‘Challenging our erasure in voting data’
Mary Annette Pember
Indian Country Today
Native Americans are not a monolithic population. That makes them a challenging group to appraise especially for non-Native pollsters and researchers.
These manifest truths emerged as some of the most important takeaways from the presidential election.
Media estimates regarding Native American voters were all over the map. The Navajo Times reported that 97 percent of voters in three counties overlapping the Navajo Nation voted for Democrat Joe Biden. According to information on Arizona’s Secretary of State webpage, however, about 58 percent of voters from those three counties voted for Biden.
According to the Latino Decisions Election Eve Survey, 60 percent of Native Americans voted for Biden.
The Associated Press’s VoteCast survey reported that 52 percent of Native Americans voted for Republican President Donald Trump.
Some media including Indian Country Today reported that counties in which reservations are located showed more than 50 percent support for Biden and noted that in some states such as Arizona, Wisconsin and Nevada, Native votes may have influenced the final outcome.
CNN, however, chose to ignore the Native American vote altogether and simply lumped them into a catch-all category entitled “something else” in its reporting.
Unfortunately, most mainstream polls and data sets either sample a tiny portion of the population or follow CNN’s example of erasing Native Americans.
Although national surveys, collected mostly via landline telephones, are considered the gold standard for measuring public opinion they frequently overlook smaller groups such as Native Americans, according to researchers Ben Pryor of the Choctaw Nation, researcher and journalist and James Davis, emeritus professor of political science at Oklahoma State University.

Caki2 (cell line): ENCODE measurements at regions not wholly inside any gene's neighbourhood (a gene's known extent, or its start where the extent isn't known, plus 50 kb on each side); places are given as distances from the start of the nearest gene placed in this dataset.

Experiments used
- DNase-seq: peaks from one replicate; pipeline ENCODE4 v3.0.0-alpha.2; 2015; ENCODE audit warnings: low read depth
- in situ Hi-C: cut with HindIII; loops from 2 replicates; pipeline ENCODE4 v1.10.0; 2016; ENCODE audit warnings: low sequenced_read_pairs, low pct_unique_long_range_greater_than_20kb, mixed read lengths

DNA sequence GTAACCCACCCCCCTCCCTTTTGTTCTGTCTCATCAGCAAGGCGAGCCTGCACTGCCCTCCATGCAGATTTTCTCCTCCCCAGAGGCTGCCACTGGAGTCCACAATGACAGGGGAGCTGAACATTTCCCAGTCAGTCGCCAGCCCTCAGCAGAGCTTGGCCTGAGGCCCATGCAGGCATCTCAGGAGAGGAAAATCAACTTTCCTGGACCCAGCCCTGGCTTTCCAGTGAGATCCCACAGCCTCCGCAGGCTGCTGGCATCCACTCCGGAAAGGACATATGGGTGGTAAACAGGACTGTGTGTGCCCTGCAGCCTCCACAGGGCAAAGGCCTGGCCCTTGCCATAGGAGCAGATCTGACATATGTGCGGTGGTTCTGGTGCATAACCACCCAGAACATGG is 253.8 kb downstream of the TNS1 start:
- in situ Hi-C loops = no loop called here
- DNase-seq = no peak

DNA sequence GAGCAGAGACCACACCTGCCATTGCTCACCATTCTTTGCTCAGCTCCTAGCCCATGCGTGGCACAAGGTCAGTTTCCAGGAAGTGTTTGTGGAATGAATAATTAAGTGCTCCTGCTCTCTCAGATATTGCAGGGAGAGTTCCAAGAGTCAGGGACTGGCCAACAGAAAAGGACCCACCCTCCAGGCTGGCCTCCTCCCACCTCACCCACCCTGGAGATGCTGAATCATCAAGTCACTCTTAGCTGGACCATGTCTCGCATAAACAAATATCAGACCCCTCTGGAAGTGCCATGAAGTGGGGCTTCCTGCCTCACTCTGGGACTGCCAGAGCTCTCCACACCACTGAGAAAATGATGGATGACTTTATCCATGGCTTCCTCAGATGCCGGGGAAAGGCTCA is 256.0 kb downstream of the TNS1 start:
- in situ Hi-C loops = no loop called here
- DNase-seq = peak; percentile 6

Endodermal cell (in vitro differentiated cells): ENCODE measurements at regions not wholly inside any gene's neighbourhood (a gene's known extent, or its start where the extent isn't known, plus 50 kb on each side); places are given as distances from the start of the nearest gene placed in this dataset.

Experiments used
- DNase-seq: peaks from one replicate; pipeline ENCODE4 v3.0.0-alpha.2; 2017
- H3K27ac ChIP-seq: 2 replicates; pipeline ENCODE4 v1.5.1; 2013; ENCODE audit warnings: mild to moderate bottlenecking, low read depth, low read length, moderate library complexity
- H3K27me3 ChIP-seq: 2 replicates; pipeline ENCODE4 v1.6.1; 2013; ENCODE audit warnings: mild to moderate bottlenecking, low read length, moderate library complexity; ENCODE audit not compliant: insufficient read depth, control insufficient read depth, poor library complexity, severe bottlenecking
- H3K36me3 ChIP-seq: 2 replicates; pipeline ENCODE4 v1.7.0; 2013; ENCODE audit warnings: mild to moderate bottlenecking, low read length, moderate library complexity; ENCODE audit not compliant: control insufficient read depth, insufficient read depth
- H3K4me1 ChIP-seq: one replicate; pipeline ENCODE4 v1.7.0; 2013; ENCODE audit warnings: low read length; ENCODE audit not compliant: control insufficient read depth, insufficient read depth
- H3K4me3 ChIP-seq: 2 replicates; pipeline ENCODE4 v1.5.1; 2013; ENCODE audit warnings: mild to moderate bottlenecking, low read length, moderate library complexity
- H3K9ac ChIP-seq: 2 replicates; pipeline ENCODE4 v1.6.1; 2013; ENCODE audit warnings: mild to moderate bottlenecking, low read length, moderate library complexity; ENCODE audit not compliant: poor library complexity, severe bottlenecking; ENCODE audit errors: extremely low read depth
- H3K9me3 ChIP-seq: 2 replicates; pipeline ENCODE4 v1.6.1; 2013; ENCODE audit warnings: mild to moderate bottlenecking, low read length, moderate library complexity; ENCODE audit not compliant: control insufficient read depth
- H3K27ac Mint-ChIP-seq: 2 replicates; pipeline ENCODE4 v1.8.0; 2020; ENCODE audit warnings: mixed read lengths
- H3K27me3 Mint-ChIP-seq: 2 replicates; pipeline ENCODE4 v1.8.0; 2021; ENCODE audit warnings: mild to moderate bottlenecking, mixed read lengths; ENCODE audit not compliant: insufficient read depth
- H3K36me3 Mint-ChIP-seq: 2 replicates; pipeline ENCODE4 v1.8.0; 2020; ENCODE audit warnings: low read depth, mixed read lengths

Currently, about 50 percent of the U.S. population owns a cellphone but no landline; the disparity among people of color is even greater.
Landline owners tend to be older and Caucasian according to Pryor and Davis.
Eligible Native voters comprise about 1.54 percent, 3.7 million of the country’s total 240 million eligible voters. Although often elusive to polling efforts conducted by large research organizations, Native voters have played a key role in this and other elections.
According to Crystal Echo Hawk, Pawnee, founder and CEO of IllumiNative, a Native advocacy nonprofit organization, the narrative in mainstream media about Native voters focuses either on low voter turnout and registration numbers or how voter suppression keeps them from the polls.
“It is absolutely apparent that the Native vote made a big difference in this election,” said Echo Hawk.
To create a more accurate measure of Native American engagement in the political process, IllumiNative partnered with the Native Organizers Alliance and the Center for Native American Youth to create the Indigenous Futures Survey, in which Native and non-Native researchers gathered information from more than 6,400 respondents from more than 400 tribal affiliations from all 50 states.
Survey authors claim their research drew from the largest group of Native Americans ever included in an opinion poll.
One of the biggest problems for traditional researchers is their inability to find Native peoples in the first place, according to Echo Hawk.
In order to identify Native Americans, most mainstream researchers begin by asking if respondents have Native heritage rather than asking if they identify as Native American according to Echo Hawk and Stephanie Fryberg, Tulalip, one of the main researchers for the survey.
“Asking about heritage opens up the response to include people who may have a family story about an ancestor who may have been Native American,” Echo Hawk said.
“Rather than including anyone who had ever claimed Native heritage, we were interested in people who identify as Native, which is very different,” said Fryberg.
Fryberg is the University Diversity and Social Transformation Professor of Psychology at the University of Michigan.